Thursday, January 26, 2012

The Hiring of Joe Philbin: Can He Lead The Dolphins Out of The Abyss?

Almost a week ago the Miami Dolphins hired Joe Philbin to be their head coach.

This was after the team lost out on getting Jeff Fisher (a blessing in my opinion) due to Dolphins owner Stephen Ross insisting that General Manager Jeff Ireland be part of the decision making process.

Now there are many fronts that Ross needed to address when hiring a new head coach after the firing of Tony Sparano. The main ones were: generating fan buzz, generating player buzz, and having a steady hand after the Jim Harbaugh fiasco last off season.

The most important factor the Dolphins had to consider in this coaching search was generating fan buzz. It's no secret around the NFL that enthusiasm among Dolphin fans has been waning. The fact that the team had to buy tickets a few times to avoid TV blackouts during the season is evidence of this. Ross did state that he promised that he would be getting a coach that would be 'the next Don Shula' (aka. someone that could cause seats and luxury boxes to be filled.) Philbin's hiring doesn't seem to fit that criteria. This might be a blessing though as the Dolphins are a team that needs plenty of work. This means success won't happen overnight, something that an already established coach might not have the patience for.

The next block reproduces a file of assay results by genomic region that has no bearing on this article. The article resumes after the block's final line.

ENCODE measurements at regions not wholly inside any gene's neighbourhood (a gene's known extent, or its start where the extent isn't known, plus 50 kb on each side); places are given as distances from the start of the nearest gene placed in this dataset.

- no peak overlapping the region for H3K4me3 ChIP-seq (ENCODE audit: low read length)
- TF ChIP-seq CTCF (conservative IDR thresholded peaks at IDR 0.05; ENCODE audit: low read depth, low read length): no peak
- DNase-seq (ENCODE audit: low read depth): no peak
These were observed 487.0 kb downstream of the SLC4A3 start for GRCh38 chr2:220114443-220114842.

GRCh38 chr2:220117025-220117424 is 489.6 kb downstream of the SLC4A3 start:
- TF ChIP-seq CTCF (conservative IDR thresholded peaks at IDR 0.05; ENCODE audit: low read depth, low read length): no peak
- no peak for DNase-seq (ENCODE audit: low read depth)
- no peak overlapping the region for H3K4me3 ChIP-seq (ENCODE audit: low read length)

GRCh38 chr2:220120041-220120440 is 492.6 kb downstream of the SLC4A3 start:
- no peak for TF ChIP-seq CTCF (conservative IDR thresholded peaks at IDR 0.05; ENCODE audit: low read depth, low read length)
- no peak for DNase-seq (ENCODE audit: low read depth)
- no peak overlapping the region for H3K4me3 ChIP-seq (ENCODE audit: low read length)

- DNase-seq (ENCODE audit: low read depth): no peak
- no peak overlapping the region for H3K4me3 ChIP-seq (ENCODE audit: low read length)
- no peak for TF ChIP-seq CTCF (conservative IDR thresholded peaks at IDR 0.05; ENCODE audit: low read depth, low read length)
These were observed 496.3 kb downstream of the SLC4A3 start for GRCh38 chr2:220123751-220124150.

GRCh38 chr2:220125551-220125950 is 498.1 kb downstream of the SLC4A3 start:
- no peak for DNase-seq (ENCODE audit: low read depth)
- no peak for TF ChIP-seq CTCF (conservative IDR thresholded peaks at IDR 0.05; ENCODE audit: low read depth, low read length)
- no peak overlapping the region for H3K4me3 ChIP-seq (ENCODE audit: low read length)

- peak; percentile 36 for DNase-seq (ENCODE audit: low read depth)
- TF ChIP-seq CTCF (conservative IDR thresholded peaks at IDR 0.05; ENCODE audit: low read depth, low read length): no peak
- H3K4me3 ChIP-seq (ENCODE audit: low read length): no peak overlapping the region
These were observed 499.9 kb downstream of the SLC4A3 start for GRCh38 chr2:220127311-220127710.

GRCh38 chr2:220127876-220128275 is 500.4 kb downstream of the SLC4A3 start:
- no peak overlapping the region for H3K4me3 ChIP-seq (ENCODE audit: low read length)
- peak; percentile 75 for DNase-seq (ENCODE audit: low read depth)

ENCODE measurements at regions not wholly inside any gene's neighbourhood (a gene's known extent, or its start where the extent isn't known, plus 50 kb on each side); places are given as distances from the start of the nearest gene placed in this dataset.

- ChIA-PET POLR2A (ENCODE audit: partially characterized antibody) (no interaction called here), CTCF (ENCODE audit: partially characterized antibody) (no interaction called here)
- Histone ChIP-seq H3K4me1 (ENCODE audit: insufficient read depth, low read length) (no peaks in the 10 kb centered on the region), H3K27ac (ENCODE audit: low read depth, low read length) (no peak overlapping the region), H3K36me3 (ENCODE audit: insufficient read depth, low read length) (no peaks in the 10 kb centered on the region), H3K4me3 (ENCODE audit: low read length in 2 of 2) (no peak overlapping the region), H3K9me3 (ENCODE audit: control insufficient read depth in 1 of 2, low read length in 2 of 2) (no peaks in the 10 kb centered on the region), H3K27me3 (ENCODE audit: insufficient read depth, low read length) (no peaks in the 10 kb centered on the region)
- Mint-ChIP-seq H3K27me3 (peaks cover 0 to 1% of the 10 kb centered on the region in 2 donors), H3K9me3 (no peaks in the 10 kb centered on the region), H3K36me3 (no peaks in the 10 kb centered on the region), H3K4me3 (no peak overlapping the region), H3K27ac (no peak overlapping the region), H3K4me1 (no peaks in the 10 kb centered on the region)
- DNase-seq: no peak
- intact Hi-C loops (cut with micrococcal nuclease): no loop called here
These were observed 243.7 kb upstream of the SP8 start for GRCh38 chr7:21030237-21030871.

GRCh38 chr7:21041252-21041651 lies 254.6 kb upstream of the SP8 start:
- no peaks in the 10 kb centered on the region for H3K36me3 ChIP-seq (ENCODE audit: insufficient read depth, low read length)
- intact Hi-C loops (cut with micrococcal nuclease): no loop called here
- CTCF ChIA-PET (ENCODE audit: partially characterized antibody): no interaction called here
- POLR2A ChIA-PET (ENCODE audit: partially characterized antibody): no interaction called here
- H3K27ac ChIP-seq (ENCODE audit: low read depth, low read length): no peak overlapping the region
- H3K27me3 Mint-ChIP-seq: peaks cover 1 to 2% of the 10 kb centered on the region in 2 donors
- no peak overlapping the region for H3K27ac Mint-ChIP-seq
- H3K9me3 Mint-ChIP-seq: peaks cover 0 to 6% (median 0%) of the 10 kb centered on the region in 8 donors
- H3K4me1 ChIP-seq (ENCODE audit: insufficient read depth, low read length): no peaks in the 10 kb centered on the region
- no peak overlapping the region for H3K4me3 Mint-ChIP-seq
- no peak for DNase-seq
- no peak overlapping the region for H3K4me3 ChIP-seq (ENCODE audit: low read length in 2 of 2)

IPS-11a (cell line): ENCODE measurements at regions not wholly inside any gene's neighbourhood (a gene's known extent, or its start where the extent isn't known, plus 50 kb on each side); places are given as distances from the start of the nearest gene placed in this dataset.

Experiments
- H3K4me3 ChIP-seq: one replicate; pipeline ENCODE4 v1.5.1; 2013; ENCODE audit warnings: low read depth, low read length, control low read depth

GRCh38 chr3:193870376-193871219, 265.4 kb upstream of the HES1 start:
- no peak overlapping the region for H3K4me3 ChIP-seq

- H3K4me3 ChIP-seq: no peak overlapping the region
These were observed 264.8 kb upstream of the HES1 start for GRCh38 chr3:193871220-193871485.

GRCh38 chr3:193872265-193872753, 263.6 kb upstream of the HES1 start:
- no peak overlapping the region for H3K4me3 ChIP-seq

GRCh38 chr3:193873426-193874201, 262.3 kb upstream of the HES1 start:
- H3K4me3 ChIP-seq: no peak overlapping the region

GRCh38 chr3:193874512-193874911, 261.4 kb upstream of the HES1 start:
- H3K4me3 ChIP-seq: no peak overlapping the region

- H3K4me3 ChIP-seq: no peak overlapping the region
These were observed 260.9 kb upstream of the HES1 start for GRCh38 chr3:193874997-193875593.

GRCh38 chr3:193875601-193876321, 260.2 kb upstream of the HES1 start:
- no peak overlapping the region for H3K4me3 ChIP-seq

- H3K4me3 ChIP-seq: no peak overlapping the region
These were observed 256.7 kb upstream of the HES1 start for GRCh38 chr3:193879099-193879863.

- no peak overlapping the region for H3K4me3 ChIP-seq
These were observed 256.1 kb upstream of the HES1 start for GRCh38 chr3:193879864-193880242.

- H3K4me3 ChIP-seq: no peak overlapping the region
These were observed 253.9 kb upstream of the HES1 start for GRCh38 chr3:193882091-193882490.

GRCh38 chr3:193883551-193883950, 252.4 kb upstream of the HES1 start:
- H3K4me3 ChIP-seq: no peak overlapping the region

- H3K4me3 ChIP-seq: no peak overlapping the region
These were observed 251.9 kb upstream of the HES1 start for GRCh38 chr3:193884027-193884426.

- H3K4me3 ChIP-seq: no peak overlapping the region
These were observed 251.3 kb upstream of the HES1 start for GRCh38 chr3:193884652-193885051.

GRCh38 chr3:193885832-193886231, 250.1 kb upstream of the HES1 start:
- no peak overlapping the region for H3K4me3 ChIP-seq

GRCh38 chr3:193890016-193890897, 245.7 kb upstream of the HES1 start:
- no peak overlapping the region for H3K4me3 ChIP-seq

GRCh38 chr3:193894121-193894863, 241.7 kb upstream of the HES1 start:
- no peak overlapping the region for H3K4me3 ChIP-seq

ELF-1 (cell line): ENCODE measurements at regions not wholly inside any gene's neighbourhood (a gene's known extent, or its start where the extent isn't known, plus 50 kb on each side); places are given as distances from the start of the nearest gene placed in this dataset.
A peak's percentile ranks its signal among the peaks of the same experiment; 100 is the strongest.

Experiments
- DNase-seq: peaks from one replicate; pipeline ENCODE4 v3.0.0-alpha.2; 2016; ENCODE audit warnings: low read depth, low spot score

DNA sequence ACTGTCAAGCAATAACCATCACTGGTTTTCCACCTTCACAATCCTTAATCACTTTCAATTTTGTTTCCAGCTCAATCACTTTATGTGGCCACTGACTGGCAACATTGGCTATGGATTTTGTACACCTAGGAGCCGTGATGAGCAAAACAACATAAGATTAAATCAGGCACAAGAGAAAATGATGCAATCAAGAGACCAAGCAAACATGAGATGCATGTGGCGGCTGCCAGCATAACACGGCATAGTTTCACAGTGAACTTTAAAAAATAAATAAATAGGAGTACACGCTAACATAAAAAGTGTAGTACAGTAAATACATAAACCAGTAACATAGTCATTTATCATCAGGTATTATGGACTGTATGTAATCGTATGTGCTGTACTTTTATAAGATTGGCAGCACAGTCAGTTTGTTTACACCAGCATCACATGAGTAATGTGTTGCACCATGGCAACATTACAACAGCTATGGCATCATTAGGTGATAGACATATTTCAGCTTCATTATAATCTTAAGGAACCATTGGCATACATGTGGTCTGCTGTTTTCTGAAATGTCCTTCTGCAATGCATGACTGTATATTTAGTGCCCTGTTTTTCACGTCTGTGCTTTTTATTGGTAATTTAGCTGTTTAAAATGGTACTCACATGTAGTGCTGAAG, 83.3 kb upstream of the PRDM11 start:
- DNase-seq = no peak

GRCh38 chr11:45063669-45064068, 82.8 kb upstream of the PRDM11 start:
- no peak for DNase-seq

The second major factor in this coaching search was generating player buzz. The hiring of Philbin, who was the offensive coordinator of the Green Bay Packers, has already drawn speculation in the blogosphere/twitterverse that the Dolphins will be signing quarterback Matt Flynn from the Packers. This idea may be in jeapordy as there is also speculation that the Seatlle Seahawks are trying to make a move for Flynn as well.

If this sounds familiar, it's because it is. During Mike Holgrem's tenure as head coach/GM of the Seahawks he made a trade for then Packers backup quarterback Matt Hasselbeck.